and using the result of Theorem 1, we get

As a result of Lemma 1,


Which completes the proof.

Corollary 1. Suppose that the truncated series  defined in Eq.(6) is used as an
approximation to the solution  of problem Eqs.(1)- (4) on


then numbers , satisfies , and  exist with


Proof: Theorem 1 implies that


the proof of Taylor’s Theorem 8, a number  exists with


the st-derivative of the analytic function  with respect to  is bounded on , a number  also exists with  for all . Hence the result.

Corollary 2. The GRPSM results the exact analytic solution if it is a polynomial of .

4. Numerical Illustration

To illustrate
the technique discussed in Sections 2, we consider the ()-dimensional nonlinear Burgers’ equation 9-10

, ,                                                 11)

subject to the initial condition

.                                                                                                        12)

Eq. (11) is also
known as Richard’s equation, which is used in the study of cellular automata,
and interacting particle systems. It describes the flow pattern of the particle
in a lattice fluid past an impenetrable obstacle; it can be also used as a
model to describe the water flow in soils.

Applying the
generalized residual power series mechanism to suggested problem, the initial
approximation is , and the th-order approximate solution has the form

, ,                                                                   13)


. 14)

For , we have  and


Hence we get  and therefore . Repeating this procedure for , we obtain that .

As , the solution takes the form


The series
solution leads to the exact solution obtained by Taylor’s expansion.

5. Conclusions

In this work, we have improved an analytic
solution procedure, called the generalized residual power series method, for
solving higher dimensional partial differential equations. The results
validate the efficiency and reliability of the aforesaid technique that
are achieved by handling the (m+1)-dimensional Burgers equation.  The method is a powerful mathematical tool for
solving a wide range of problems arising in engineering and sciences.


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S. Momani, A reliable analytical method for solving higher-order initial value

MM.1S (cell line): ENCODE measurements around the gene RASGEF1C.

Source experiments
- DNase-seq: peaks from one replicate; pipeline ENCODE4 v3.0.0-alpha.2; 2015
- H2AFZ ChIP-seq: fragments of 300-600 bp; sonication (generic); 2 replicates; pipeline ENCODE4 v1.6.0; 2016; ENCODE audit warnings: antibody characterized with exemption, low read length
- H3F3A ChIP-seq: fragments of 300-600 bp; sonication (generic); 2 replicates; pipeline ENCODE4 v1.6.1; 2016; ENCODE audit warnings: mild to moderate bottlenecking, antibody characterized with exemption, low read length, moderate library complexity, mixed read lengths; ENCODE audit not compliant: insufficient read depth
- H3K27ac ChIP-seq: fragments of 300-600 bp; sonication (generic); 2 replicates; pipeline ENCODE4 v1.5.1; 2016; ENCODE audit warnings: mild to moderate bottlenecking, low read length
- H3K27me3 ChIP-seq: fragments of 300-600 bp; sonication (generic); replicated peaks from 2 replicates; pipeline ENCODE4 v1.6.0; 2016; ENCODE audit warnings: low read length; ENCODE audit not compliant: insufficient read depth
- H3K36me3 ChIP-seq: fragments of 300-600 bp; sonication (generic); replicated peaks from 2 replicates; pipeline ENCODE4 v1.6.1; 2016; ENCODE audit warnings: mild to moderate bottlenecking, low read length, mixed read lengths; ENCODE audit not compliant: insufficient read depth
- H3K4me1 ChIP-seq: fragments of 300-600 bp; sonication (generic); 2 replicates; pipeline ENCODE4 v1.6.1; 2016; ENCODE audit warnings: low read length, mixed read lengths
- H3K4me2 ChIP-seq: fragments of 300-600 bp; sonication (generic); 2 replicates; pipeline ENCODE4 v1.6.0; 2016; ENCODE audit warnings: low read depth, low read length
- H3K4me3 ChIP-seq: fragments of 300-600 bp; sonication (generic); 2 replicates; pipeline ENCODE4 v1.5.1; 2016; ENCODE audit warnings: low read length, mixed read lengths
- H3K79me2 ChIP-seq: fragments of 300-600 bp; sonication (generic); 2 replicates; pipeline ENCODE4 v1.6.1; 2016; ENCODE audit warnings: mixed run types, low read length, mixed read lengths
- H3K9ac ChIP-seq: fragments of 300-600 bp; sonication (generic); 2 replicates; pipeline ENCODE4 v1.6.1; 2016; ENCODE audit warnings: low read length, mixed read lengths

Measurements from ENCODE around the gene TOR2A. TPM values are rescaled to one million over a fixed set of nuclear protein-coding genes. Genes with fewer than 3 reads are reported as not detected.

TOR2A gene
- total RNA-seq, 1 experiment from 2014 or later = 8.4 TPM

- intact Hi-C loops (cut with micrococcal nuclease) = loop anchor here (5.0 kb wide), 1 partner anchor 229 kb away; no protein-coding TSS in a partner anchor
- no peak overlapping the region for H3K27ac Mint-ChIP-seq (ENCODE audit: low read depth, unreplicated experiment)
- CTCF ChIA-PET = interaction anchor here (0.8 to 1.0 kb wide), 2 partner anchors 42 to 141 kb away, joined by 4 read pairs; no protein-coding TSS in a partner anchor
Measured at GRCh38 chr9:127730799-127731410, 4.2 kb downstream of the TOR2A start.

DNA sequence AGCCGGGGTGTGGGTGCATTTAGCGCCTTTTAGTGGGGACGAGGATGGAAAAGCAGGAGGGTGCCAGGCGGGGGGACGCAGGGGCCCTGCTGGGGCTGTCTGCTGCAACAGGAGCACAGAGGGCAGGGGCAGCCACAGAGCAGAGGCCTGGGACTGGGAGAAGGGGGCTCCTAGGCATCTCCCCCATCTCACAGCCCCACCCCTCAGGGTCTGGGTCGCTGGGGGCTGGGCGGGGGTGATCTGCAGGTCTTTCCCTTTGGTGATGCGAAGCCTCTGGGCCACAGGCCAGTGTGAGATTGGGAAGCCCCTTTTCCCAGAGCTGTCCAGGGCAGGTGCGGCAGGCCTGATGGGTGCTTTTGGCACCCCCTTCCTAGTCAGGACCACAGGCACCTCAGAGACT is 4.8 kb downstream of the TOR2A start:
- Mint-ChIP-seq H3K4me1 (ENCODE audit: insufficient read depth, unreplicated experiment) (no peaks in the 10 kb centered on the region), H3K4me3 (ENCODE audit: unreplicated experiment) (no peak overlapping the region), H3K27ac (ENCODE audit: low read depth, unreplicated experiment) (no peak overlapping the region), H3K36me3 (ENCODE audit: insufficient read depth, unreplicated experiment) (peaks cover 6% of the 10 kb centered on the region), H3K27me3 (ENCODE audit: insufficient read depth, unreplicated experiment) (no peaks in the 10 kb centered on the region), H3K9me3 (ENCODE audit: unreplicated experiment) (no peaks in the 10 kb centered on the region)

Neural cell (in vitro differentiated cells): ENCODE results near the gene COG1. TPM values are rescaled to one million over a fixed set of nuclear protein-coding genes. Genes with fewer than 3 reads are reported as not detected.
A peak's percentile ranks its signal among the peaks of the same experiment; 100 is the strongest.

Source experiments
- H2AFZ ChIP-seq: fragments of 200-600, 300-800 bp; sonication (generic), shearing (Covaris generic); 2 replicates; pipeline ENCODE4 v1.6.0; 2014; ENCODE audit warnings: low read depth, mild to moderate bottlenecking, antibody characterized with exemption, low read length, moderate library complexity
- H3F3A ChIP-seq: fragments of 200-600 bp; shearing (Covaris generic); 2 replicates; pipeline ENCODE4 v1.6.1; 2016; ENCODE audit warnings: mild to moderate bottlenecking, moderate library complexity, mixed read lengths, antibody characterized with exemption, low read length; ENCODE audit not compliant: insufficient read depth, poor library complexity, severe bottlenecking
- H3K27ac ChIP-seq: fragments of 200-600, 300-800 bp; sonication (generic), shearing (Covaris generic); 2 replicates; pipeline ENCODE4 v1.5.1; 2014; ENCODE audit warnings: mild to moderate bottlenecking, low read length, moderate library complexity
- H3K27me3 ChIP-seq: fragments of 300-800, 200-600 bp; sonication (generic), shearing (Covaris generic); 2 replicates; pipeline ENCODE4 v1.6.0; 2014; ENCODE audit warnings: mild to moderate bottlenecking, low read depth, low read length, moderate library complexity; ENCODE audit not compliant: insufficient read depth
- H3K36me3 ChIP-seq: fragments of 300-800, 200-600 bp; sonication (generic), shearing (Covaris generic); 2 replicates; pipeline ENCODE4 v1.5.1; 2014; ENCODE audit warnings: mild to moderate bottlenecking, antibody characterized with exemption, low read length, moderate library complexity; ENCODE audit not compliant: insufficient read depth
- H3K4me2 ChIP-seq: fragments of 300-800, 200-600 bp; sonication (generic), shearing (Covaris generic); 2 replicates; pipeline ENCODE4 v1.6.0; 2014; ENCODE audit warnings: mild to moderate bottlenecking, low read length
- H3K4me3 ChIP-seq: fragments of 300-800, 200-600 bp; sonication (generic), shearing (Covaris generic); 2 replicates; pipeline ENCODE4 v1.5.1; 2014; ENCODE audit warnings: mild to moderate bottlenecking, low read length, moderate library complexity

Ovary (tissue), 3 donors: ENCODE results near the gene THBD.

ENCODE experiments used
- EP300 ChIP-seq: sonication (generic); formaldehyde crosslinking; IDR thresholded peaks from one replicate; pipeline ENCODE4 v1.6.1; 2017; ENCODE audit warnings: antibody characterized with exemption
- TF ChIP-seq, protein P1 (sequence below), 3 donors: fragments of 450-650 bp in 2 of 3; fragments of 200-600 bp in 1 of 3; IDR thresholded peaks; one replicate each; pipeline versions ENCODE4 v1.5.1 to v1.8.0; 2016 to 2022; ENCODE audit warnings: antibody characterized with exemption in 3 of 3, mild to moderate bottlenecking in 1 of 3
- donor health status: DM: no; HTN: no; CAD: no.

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pages. doi.10.1155/2013/673829.

2. O. Abu Arqub, A. El-Ajou, S. Momani,
Constructing and predicting solitary pattern solutions for nonlinear
time-fractional dispersive partial differential equations, J. Comput. Phys. 293
(2015) 385–399.

3. H. Tariq, G. Akram, Residual power
series method for solving time-space-fractional Benney-Lin equation arising in
falling film problems, J. Appl. Math.
Comput. 55 (1-2) (2017) 683–708.

4. A. Kumar, S. Kumar, Residual power series
method for fractional Burger types equations, Nonlinear Engineering, Modeling
and Application, 5 (4) (2016).

5. Bin Lin, Kaitai Li, The (1+3)-dimensional Burgers equation and
its comparative solutions, Computers and Mathematics with Applications 60
(2010) 3082–3087.

6. V. K. Srivastava, M. K. Awasthi, (1+ n)-Dimensional Burgers’
equation and its analytical solution: A comparative study of HPM, ADM and DTM,
Ain Shams Engineering Journal – Engineering Physics and Mathematics 5 (2014)

7. V. K. Srivastava, M. K. Awasthi, R. K. Chaurasia, Reduced
differential transform method to solve two and three dimensional second order
hyperbolic telegraph equations, Journal of King Saud University – Engineering
Sciences 29, (2017) 166–171.

8. R. G. Bartle, D. R. Sherbert, Introduction to
Real Analysis (4th ed.), Wiley, 2011.

9. F. J.
Alexander, J. L. Lebowitz, Driven diffusive systems with a moving obstacle: a
variation on the Brazil nuts problem. J. Phys. 23 (1990) 375–382.

10. F. J.
Alexander, J. L. Lebowitz, On the drift and diffusion of a rod in a lattice
fluid, J. Phys. 27 (1994) 683–696.